(Updates with comment from council attorney in third paragraph.)
Dec. 11 (Bloomberg) -- Harrisburg city council members, battling the state and the mayor over the insolvent city’s finances, told a federal judge they’re appealing her decision throwing out their bankruptcy petition.
Mark Schwartz, the attorney for the council, yesterday filed a notice to U.S. Bankruptcy Judge Mary D. France that the council will seek to overturn her Nov. 23 ruling dismissing the case. France found that the council didn’t have authority to bring the Chapter 9 petition and that the filing violated Pennsylvania law.
“I feel that the decision was in error,” Schwartz said in an e-mail yesterday. “Moreover, this is a case that could very well end up in the U.S. Supreme Court.”
The council put the capital city of Pennsylvania into bankruptcy in October, disregarding a state law that banned such a filing. Under Chapter 9 of the federal bankruptcy code, state authorization is necessary, so France threw out the case. Schwartz and the council had tried to persuade France that the state ban violated Pennsylvania’s constitution.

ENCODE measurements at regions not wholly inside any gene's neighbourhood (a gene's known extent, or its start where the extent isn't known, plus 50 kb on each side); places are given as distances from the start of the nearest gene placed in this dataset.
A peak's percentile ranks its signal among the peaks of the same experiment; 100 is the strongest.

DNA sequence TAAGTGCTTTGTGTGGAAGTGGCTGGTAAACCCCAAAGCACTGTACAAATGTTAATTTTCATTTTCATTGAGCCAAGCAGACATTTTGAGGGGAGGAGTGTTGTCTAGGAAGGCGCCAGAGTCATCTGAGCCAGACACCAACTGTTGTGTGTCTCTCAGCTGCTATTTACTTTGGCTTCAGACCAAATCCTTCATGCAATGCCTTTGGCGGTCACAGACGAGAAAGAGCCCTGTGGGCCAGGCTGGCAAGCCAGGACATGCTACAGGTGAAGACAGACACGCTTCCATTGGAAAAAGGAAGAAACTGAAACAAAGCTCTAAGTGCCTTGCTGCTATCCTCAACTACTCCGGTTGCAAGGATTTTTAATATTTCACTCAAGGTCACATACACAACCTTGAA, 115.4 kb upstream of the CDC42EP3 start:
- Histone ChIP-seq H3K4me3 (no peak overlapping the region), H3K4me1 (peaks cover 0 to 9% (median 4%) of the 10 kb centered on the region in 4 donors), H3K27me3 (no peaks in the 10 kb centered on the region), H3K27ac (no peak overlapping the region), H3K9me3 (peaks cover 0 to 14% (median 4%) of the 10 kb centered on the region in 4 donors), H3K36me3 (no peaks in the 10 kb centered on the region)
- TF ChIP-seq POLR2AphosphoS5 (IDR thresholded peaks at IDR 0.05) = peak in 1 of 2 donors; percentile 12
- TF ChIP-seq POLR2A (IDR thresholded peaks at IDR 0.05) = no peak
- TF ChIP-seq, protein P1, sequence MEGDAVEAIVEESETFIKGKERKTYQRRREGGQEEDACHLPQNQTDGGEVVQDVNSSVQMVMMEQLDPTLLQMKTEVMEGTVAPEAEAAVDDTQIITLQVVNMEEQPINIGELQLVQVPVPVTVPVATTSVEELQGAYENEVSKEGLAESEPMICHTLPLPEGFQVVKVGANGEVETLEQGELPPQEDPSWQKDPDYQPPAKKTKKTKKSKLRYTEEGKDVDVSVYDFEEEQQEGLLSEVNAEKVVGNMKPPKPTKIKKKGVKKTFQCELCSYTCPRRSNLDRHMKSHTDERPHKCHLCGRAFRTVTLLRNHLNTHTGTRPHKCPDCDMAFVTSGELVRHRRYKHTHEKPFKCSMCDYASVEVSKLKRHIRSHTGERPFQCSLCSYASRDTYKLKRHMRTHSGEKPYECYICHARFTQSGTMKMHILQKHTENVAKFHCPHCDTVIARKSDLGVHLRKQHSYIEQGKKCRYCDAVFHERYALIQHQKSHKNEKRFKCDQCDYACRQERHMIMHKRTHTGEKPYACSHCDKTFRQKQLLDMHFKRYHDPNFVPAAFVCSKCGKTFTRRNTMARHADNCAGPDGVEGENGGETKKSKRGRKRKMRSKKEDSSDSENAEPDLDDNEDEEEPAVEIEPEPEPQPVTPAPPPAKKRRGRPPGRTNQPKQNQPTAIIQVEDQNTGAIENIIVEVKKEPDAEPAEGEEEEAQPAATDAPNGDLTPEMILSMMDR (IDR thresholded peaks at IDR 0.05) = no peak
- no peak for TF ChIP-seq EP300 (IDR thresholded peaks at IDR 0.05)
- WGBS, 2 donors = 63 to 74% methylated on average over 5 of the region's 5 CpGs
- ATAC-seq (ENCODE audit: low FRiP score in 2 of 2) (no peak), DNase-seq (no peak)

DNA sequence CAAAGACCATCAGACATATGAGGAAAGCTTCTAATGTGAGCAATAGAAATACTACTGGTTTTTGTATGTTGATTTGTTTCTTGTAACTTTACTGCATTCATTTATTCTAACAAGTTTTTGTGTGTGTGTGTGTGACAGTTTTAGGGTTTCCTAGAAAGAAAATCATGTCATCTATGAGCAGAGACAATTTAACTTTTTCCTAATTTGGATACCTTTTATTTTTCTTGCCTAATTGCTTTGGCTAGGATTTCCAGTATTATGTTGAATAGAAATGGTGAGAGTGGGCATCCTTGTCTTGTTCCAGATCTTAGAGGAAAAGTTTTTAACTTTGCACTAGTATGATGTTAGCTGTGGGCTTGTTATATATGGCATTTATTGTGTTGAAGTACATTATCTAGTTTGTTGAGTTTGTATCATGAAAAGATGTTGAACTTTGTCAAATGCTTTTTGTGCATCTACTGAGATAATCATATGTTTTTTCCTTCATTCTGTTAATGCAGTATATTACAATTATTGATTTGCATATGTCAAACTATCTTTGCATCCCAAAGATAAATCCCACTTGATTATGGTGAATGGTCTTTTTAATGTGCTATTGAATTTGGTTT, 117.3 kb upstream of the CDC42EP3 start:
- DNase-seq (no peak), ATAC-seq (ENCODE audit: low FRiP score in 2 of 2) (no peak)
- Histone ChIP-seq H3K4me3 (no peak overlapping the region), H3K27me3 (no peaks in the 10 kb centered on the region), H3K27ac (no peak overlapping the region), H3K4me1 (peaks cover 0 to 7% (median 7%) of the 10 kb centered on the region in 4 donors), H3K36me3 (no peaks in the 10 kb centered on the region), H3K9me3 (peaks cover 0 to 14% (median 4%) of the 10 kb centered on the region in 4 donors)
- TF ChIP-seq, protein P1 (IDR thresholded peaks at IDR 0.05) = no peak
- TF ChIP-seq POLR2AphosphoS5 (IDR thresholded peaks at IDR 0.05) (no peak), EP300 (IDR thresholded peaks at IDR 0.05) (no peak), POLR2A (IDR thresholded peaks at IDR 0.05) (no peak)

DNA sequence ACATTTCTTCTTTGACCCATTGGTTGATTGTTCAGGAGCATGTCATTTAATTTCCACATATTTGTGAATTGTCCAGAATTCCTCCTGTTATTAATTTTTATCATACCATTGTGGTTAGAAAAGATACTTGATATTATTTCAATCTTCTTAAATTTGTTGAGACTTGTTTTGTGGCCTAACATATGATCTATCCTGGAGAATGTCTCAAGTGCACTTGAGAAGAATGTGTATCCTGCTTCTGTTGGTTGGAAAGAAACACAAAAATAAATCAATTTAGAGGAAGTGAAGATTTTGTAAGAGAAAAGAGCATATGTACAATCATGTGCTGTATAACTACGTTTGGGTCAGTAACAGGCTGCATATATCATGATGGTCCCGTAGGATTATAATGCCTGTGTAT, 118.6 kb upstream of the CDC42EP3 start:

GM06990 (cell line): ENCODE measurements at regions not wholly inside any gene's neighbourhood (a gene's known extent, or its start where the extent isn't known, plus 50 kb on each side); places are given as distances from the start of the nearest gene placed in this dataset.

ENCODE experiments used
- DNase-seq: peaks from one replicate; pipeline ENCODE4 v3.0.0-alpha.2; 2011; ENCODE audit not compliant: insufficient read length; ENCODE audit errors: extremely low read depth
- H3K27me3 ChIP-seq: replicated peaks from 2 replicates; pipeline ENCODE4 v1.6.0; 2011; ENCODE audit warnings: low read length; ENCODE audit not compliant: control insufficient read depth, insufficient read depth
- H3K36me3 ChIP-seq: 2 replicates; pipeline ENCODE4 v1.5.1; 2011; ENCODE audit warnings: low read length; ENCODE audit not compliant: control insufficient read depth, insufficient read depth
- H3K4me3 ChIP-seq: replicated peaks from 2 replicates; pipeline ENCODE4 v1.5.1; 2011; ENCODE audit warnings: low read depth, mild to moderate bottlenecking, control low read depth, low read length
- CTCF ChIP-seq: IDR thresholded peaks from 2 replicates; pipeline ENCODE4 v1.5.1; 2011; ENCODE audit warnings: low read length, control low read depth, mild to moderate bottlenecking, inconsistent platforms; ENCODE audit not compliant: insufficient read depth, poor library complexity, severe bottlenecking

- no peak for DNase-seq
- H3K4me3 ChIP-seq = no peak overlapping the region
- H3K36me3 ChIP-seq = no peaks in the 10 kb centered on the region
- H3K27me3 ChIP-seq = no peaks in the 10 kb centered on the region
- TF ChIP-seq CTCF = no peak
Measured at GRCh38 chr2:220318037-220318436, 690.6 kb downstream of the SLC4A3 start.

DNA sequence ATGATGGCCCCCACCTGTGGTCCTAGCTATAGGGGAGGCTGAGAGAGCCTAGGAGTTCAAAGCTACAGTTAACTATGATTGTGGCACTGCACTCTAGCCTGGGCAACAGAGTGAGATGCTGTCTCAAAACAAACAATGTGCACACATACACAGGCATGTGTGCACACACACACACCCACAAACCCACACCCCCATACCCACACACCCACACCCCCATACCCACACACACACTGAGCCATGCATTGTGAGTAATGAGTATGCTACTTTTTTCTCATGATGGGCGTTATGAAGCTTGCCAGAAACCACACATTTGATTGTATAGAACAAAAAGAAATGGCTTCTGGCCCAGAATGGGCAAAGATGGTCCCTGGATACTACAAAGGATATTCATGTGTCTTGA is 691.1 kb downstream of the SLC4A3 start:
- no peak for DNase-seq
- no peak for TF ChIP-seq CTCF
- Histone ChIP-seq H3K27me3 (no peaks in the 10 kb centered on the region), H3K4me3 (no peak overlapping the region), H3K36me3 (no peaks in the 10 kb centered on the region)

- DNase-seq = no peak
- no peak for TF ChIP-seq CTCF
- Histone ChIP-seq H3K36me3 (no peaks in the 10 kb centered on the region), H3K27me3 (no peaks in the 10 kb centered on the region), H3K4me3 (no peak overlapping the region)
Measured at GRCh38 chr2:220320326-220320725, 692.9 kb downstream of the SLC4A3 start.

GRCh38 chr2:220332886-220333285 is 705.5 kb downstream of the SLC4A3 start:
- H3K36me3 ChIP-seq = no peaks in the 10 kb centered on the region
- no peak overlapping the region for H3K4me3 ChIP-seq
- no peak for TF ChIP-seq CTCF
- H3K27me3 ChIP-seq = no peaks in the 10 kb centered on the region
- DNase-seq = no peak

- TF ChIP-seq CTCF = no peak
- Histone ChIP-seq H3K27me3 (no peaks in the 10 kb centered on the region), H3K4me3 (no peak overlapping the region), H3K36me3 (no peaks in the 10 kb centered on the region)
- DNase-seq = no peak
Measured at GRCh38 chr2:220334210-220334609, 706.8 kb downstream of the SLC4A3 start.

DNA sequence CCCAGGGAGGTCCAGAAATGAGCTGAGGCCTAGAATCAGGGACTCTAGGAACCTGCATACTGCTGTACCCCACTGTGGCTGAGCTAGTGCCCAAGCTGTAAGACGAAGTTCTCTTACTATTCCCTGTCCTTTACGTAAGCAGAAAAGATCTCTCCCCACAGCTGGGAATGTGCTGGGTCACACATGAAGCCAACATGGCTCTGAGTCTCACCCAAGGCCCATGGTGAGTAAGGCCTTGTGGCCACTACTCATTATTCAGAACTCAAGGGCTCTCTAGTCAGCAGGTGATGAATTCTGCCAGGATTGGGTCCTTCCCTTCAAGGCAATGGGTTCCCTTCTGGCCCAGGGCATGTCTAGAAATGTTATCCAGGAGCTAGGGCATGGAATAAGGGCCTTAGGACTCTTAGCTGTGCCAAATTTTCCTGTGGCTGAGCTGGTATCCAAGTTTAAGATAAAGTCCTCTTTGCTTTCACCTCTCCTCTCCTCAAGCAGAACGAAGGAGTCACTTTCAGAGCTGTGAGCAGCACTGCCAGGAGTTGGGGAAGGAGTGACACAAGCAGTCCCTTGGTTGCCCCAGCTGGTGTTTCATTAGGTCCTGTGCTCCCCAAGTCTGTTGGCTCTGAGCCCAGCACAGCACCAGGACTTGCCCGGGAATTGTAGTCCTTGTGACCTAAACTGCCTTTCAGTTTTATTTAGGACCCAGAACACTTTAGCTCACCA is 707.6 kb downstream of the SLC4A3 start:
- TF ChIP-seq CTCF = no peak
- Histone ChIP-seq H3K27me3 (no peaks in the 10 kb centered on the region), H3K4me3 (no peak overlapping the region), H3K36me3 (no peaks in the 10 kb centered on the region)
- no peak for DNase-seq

Harrisburg, a city of 49,500, faces a debt five times its general-fund budget because of an overhaul and expansion of an incinerator that doesn’t generate enough revenue. Guaranteed debt is about $242 million, with $65 million overdue, according to the bankruptcy petition.
On Dec. 1, a state judge confirmed the appointment of David Unkovic, chief lawyer for the state economic development department, as a receiver to run the city. Unkovic has the power to overrule the city council and Harrisburg’s mayor.
The case is In re City of Harrisburg, Pennsylvania, 11-06938, U.S. Bankruptcy Court, Middle District of Pennsylvania (Harrisburg).
--With assistance from Romy Varghese in Philadelphia. Editor: Fred Strasser, Sylvia Wier
To contact the editor responsible for this story: David E. Rovella at firstname.lastname@example.org
To contact the reporter on this story: Steven Church in Wilmington at email@example.com